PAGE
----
The RRSP also aims to ensure that current research that informs key policy areas is showcased. Dr Anja Ueberjahn-Tritta, the partnership co-ordinator, said, “We want to ensure that researchers already working to underpin rural regional policy have the opportunity to show the region the results from their projects, and the impact that their work can have.”
Phil Eadie, head of the South East England Intelligence Network, added, “I welcome the new partnership as a guiding force to connect research with the key regional priorities. I believe that the partnership will catalyse innovative partnerships, and the knowledge gained from these will support the choice and implementation of the most effective policies.”
The RRSP was launched at an event in London today entitled ‘A Breath of Fresh Air’, which highlighted the key regional priorities that researchers will initially focus on. Findings from the event will be discussed by the research community through a series of research workshops to be held by the partners in the summer and autumn.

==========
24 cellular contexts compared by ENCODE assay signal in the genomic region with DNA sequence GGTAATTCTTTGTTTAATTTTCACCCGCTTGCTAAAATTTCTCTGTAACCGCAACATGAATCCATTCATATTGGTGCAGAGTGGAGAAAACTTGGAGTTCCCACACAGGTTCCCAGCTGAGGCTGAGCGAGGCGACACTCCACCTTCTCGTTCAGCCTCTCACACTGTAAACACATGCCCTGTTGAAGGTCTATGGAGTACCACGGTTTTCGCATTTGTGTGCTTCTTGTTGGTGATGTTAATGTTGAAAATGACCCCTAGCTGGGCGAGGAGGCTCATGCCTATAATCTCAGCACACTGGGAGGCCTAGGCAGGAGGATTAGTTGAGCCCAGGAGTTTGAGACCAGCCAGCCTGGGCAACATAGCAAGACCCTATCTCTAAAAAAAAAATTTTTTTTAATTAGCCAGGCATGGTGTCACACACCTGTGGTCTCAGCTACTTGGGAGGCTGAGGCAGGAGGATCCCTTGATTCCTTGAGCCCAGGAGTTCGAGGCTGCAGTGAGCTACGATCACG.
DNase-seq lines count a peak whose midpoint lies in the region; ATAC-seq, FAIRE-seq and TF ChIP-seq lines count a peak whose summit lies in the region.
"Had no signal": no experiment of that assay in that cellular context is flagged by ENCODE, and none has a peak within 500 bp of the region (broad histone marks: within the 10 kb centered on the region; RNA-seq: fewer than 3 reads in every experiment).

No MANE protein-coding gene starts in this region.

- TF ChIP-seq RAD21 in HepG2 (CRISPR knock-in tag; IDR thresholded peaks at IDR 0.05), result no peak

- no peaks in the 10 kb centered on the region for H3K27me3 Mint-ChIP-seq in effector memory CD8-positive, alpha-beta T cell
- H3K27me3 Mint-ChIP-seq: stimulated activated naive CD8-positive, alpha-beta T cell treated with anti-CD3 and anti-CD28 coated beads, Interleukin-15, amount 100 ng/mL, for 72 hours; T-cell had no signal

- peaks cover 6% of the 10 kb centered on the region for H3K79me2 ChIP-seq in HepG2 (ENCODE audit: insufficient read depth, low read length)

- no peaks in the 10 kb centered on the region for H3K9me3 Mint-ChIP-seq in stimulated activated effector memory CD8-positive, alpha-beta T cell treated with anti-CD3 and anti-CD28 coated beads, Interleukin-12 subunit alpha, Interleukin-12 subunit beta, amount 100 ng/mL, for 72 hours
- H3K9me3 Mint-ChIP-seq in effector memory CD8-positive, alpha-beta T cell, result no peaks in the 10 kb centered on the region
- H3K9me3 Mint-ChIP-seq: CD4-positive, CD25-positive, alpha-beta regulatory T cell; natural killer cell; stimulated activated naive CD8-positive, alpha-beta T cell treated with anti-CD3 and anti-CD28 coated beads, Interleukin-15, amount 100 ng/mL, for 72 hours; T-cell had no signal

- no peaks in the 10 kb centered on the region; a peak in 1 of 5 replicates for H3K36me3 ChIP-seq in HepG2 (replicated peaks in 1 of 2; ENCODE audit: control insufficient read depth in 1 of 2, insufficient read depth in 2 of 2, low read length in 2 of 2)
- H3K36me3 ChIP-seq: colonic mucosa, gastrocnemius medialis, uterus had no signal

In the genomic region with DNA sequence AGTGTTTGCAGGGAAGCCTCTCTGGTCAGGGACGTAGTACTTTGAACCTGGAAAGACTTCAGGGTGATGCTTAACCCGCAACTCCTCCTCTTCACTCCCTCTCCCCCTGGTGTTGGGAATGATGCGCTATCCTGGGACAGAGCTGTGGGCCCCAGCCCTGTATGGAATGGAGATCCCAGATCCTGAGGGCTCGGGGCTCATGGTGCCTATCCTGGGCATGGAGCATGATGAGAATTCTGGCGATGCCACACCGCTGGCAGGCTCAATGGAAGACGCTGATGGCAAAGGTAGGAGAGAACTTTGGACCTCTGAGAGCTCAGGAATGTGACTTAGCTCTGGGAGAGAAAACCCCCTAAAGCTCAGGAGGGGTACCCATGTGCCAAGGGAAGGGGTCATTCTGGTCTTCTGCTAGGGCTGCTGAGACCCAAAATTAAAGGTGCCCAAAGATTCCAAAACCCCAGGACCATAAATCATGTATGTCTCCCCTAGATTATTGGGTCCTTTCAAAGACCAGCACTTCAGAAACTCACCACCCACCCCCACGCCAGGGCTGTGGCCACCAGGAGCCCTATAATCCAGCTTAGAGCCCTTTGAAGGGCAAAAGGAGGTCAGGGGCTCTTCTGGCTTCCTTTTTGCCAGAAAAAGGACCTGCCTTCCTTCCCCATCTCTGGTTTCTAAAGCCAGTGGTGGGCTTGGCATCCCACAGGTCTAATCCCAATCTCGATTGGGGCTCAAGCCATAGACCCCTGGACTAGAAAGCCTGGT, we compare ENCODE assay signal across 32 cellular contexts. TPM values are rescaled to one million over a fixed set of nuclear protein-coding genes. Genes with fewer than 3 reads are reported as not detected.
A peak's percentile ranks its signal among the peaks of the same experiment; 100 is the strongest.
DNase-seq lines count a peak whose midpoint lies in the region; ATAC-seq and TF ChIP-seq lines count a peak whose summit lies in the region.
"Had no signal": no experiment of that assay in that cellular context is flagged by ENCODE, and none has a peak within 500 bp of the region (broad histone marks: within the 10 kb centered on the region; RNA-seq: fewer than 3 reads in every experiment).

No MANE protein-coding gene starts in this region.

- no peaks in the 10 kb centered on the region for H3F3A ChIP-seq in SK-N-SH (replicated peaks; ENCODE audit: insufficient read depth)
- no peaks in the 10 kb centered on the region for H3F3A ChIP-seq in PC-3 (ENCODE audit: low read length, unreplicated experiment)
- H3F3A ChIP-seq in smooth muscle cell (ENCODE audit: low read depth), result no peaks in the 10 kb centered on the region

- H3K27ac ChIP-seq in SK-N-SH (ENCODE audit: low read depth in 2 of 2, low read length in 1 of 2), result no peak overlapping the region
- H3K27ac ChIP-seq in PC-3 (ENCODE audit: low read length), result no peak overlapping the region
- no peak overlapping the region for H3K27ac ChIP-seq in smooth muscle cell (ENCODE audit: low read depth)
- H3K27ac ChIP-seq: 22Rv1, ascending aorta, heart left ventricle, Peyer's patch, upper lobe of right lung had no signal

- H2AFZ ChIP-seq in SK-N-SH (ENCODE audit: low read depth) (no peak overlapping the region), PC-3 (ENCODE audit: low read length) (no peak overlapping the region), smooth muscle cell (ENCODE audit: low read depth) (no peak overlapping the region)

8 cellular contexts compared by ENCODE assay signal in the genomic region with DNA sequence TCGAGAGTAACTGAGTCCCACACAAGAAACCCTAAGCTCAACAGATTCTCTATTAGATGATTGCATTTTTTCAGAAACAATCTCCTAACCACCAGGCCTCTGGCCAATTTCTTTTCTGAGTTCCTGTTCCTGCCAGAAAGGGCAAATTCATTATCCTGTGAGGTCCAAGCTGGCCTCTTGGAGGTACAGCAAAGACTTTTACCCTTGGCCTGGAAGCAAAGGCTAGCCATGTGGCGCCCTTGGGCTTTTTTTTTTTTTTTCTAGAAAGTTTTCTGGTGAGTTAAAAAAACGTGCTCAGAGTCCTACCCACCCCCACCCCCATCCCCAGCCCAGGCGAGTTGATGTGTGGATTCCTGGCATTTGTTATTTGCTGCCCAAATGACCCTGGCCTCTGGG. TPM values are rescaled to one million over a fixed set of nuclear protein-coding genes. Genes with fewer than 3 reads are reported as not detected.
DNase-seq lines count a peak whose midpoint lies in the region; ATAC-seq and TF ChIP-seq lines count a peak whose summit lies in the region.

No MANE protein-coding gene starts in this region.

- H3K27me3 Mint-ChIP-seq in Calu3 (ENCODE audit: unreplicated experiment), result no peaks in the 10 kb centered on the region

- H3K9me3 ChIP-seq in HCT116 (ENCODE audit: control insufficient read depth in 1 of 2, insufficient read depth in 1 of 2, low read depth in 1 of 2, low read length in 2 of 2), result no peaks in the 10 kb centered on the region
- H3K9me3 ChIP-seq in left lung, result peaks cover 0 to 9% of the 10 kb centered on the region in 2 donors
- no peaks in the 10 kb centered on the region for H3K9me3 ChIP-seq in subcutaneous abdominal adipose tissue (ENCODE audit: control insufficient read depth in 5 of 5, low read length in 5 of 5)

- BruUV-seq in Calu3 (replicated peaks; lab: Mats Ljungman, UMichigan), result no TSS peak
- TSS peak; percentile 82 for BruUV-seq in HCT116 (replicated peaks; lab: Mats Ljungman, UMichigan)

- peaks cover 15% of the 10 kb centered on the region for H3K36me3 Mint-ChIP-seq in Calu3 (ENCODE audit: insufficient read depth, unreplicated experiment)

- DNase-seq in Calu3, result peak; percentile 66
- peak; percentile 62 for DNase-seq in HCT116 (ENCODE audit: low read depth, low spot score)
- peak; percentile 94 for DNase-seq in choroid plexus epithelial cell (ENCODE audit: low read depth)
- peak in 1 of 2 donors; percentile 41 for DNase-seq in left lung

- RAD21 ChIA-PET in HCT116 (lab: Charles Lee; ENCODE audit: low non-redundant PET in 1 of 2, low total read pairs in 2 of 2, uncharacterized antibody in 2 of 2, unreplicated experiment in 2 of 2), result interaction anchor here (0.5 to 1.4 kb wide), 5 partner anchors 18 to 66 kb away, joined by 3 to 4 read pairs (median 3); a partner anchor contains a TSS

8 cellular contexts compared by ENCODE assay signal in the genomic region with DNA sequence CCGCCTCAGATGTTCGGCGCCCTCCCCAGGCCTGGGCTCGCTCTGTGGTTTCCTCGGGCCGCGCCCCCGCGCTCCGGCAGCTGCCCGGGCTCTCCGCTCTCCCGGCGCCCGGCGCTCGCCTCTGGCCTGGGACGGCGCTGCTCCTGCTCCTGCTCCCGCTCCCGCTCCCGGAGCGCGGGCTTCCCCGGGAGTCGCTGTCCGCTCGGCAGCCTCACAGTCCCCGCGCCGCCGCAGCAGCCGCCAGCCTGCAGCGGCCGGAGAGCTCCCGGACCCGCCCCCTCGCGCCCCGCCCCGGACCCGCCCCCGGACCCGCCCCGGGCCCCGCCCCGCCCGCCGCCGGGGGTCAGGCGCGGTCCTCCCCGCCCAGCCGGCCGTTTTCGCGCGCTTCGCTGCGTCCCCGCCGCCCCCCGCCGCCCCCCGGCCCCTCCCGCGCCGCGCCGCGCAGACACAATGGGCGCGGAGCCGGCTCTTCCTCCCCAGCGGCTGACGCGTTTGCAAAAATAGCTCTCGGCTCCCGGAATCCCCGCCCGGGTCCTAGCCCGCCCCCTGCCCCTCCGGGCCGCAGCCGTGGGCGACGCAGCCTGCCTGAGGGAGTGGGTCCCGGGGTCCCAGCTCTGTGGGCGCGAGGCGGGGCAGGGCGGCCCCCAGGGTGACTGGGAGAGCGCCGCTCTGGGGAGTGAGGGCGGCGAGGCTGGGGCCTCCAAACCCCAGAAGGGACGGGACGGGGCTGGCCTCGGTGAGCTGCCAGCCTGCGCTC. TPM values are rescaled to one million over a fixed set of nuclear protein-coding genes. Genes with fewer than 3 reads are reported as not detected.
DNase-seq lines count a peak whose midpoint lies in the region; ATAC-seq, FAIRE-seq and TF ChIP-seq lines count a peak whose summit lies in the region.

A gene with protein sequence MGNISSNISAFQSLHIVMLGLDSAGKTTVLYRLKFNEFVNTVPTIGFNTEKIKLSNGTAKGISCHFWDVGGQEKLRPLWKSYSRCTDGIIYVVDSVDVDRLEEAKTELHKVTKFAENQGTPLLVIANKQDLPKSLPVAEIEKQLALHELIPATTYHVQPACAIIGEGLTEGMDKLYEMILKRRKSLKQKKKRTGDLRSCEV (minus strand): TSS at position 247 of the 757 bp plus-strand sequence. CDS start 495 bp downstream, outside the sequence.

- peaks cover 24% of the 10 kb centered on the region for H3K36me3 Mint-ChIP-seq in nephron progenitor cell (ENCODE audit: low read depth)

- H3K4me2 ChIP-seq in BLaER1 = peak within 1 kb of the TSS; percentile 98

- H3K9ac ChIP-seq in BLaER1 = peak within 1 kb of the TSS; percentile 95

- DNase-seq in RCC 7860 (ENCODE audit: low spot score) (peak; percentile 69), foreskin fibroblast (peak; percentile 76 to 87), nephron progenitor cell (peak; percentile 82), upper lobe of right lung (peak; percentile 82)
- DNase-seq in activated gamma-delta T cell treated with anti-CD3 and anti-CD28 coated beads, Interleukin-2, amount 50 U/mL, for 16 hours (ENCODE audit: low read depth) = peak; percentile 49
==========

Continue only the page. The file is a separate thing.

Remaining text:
The Vice Chancellor of the University of Surrey, Professor Christopher Snowden comments: “I very much welcome this initiative, which capitalises on the rich mix of research skills and talents that we have at Surrey and will enable our researchers to contribute in a meaningful way to the region’s development. The RRSP intends to make the dialogue between the research community and policy makers and rural community groups deeper and more vibrant which will really help our researchers to form new, multi-disciplinary research consortia focused on rural issues.”
Stuart Miller | alfa
Dispersal of Fish Eggs by Water Birds – Just a Myth?
19.02.2018 | Universität Basel
Removing fossil fuel subsidies will not reduce CO2 emissions as much as hoped
08.02.2018 | International Institute for Applied Systems Analysis (IIASA)